It would be really interesting if we got a by-election in a seat where the 2019 result was something like Con 45 Lab 25 LD 23 where the LDs are in third but with a strong base and requiring a much lower swing than their recent gains and Labour is in second and isn't completely out of contention but far enough back that a straight Con->Lab flip is unlikely.

It's worth noticing that in the 1992-1997 by-elections Labour gained a lot more than they are now, especially in straight Con-Lab fights.
Perhaps a Cornwall constituency or some seat in Wimbledon might fit the bill here?

Another wall for Labour and the Lib Dems to crush haha.

This is where the strategic voting attempts that weíve seen could fall apart. I think that Rees-Moggís seat is one of those where Labour and Lib Dems are both projected in the mid-20s and heís projected  in the mid-30s.

On a related note, I know Labour has a policy of running people everywhere, but it would be nice if they could coordinate with the Greens, Lib Dems, and maybe even Plaid for Labour to only run paper candidates in some seats where Labour doesnít have a snowballís chance in hell, but their 10% could help another anti-Tory party. Basically what we saw in 2019, but maybe something that could actually have results if it happened.
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Filuwaúrdjan
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« Reply #1484 on: June 24, 2022, 02:30:59 PM »

Labour run paper candidates in a fairly high proportion of constituencies every General Election. It's just that a Labour paper candidate will poll more votes than paper candidates of other parties if all non-Conservative candidates standing in a constituency are essentially paper candidates: as has been the case in quite a few constituencies in recent GEs. But I suspect rather less next time.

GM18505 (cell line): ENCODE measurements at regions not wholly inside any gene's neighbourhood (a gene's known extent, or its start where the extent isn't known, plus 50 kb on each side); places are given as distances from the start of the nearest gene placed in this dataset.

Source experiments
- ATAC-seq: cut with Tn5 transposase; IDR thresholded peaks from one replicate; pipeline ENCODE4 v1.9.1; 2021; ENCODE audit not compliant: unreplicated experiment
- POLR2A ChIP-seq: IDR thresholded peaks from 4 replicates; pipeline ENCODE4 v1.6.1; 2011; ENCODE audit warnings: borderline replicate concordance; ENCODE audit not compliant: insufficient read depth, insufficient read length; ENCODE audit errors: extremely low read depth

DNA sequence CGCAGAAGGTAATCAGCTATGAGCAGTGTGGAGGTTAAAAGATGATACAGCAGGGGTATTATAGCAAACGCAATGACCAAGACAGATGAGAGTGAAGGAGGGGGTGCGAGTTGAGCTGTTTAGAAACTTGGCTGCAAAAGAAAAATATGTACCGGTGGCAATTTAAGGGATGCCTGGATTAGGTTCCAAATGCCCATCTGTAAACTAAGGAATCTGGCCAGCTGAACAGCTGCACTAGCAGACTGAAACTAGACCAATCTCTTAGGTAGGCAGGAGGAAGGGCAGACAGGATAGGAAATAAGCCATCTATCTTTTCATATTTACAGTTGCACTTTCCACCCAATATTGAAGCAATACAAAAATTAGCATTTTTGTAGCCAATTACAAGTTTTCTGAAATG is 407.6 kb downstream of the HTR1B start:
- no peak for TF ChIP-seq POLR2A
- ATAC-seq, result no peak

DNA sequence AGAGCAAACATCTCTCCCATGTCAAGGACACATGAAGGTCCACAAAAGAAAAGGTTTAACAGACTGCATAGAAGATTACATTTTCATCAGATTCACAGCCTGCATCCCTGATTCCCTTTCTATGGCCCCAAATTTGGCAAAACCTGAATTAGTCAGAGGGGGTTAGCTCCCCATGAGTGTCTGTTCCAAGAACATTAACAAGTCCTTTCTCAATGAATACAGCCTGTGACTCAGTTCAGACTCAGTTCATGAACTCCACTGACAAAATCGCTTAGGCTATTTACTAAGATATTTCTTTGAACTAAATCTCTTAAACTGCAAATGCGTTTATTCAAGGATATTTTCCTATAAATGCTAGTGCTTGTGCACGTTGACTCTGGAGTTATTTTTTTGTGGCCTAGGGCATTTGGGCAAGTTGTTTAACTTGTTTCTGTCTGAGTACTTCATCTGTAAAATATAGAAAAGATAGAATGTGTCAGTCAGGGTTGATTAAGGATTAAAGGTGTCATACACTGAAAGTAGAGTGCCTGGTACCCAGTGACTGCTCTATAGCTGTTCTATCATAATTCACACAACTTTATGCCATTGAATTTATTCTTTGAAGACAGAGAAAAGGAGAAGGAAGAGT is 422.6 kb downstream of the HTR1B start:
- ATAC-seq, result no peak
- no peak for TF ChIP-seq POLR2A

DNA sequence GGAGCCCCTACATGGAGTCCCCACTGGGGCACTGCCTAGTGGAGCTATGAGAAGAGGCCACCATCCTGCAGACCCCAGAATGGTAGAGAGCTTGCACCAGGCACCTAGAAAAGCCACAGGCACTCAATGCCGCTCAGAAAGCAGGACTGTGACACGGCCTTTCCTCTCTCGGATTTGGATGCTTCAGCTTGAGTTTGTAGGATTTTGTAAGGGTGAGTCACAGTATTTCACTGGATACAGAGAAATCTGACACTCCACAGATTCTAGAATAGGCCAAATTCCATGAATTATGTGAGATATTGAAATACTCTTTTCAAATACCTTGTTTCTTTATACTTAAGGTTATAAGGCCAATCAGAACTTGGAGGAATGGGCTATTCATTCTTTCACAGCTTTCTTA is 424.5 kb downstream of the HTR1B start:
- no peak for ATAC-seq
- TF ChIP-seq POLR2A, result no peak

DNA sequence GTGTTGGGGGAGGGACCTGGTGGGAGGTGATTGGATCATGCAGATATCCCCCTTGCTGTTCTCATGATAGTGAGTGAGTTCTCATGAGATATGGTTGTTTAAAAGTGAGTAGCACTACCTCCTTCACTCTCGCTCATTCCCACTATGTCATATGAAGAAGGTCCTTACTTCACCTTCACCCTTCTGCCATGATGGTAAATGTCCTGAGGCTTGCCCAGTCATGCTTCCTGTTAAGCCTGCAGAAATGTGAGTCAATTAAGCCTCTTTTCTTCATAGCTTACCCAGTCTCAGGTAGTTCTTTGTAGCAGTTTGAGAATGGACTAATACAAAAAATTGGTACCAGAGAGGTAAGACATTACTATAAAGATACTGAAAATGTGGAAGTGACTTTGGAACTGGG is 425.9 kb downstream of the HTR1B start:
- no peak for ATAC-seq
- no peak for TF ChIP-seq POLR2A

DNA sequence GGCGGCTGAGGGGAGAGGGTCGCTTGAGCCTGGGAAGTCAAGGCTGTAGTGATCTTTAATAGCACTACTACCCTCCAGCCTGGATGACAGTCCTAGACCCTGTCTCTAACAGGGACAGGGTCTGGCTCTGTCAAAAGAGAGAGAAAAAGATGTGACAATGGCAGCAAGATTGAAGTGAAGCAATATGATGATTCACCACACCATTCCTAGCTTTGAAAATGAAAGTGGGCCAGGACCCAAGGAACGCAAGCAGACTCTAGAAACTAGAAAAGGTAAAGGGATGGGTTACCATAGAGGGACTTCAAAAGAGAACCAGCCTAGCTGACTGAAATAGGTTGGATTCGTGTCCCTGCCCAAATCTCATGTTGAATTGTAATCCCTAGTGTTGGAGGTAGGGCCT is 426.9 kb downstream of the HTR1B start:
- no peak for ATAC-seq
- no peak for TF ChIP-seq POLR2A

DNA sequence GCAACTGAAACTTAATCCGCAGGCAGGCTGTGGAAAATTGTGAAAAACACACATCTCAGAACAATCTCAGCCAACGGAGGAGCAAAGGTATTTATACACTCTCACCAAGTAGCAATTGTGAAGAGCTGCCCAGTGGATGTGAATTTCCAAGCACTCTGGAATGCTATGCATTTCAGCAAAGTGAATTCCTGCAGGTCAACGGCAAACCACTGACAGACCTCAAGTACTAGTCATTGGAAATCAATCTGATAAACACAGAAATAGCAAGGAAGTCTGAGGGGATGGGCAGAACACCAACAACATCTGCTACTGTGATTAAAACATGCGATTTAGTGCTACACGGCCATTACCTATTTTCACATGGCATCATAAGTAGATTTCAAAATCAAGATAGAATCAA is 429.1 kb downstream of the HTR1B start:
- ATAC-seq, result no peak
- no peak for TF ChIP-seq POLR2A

Though as a general point, constituency campaigning by Labour at GEs tends to be much more decentralised than for other parties: there's a degree of national targeting and allocation of resources, but the burden falls very heavily on local parties and even most sharing of resources and pooling of activists is sorted out regionally.
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Blair
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« Reply #1485 on: June 24, 2022, 02:32:12 PM »
« Edited: June 24, 2022, 02:39:48 PM by Blair »

Since we donít have ward level data itís impossible to know but Labour seem to think they did very well in the the rural (Tory) part of Wakefield- this is very similar to Batley and Spen, where iirc, Labour won because they had their best result in the traditional Conservative wards for 30 odd years, and survived on the basis of Tory voters switching.
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Filuwaúrdjan
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« Reply #1486 on: June 24, 2022, 02:35:43 PM »

Since we donít have ward level data itís impossible to know but Labour seem to think they did very well in the the rural (Tory) part of Wakefield- this is very similar to Batley and Spen, where iirc, Labour won because they had their best result for 30 odd years, and survived on the basis of Tory voters switching.

Labour can do well in those parts of the constituency in good elections, so this wouldn't be surprising given the margin: especially as Akbar's voters will have been concentrated in the city wards (especially East) and will mostly have voted Labour last time - therefore for such a big lead despite that...
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Lief 🐋